GWS Giants

Jye Caldwell

It seemed like every time Caldwell went near the ball, something good happened. He just seemed to have a knack of having an impact, whether it was because of his strength or his delivery or his class. The 18-year-old slipped to No.11 in last year's NAB AFL Draft order because of injuries but his second goal, which saw him nail a tough shot on the run after getting away from Luke Parker, showed that could be a decision several clubs end up ruing.  - Dinny Navaratnam

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Jye Caldwell avoids Swan Harry Cunningham during the Giants' win over Sydney. Picture: Getty Images



Oliver Hanrahan

While impressive rookie Will Golds, improving forward Mitchell Lewis or even Conor Glass could have filled this category, Hanrahan put in a real eye-catching performance against the Lions. Now in his third season at the Hawks after spending much of his junior life focusing on cricket, the 20-year-old showed plenty of dash and a willingness to take the game on against a more mature opposition. He finished with 19 disposals (at 78 percent) and added two tackles and four inside 50s. Although stuck behind a number of small forwards and midfielders, Hanrahan showed he has plenty of upside to work with. - Michael Whiting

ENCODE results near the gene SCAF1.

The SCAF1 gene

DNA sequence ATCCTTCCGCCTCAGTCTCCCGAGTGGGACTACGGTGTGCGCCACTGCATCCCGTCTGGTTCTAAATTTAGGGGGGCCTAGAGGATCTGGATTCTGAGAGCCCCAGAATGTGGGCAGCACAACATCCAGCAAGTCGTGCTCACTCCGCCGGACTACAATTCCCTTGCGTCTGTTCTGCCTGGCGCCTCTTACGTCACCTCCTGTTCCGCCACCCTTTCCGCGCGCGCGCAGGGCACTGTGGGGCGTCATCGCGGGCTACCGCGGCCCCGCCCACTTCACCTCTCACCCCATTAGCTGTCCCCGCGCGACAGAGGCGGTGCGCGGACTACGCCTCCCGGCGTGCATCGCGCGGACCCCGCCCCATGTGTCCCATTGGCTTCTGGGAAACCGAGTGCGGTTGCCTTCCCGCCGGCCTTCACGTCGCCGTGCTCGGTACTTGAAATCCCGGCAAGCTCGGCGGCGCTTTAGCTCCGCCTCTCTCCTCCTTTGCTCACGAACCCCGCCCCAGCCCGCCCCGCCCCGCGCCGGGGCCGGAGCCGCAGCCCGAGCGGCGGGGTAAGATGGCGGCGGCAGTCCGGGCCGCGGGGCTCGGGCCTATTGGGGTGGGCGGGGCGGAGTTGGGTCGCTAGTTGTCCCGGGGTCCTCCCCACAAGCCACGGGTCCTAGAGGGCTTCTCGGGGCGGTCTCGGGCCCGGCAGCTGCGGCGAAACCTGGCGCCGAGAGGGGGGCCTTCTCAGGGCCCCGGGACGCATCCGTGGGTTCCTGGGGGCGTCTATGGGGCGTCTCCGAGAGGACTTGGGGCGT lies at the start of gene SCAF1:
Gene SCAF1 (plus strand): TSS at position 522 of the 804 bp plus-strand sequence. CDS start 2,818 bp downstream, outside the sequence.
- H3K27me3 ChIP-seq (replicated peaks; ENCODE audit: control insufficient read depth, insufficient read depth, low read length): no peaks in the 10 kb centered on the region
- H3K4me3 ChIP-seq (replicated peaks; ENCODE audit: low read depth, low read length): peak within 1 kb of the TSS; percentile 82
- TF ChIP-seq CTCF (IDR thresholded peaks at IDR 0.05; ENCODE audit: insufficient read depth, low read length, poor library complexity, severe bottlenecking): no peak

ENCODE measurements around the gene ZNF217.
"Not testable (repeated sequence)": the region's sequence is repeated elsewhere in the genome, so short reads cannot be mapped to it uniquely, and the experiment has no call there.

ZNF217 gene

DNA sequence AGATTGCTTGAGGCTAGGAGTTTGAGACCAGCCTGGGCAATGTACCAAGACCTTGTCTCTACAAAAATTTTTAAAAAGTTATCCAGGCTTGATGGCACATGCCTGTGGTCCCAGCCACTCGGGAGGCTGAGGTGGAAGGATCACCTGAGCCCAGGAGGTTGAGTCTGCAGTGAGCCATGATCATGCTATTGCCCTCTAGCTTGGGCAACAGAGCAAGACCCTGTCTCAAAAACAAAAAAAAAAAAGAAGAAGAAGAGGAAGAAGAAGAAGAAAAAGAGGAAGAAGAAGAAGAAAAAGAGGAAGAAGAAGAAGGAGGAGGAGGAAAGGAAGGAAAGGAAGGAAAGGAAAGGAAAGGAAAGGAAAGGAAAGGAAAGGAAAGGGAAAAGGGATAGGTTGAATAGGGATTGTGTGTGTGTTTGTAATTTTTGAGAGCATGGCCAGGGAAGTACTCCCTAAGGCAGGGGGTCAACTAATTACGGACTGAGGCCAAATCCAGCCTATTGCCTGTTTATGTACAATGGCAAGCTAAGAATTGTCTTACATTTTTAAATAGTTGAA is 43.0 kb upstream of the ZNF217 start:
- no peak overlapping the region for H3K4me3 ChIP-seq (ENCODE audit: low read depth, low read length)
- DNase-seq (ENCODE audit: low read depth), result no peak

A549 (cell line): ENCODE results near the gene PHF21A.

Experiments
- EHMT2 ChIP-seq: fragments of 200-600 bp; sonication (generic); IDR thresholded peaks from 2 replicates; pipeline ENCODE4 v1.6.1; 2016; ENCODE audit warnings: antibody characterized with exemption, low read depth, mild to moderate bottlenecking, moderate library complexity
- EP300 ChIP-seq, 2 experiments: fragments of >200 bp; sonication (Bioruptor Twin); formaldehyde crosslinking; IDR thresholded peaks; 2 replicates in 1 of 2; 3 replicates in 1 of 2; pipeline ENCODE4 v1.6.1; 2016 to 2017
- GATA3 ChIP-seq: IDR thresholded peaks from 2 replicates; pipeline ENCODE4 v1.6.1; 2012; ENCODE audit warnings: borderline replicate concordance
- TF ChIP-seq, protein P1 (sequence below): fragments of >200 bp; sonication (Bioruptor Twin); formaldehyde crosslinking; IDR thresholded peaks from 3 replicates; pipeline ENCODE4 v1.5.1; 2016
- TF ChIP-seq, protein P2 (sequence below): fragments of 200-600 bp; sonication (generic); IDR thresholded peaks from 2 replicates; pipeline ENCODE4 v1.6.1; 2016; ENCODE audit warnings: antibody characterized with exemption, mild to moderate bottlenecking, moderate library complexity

Marty Hore

The versatile defender was never going to be found wanting when it came to the physicality of AFL football. Hore spent three years with Collingwood's VFL team, winning successive best and fairest awards in 2017 and 2018 to be regarded as one of the best backmen in the competition. The mature-age recruit, who will turn 23 on Tuesday, adjusted well to the tempo and intensity against a strong Richmond side. He showed good anticipation and composure in the back half and used the ball well. Afterwards, Demons coach Simon Goodwin gave him his stamp of approval for "playing the right way". - Ben Collins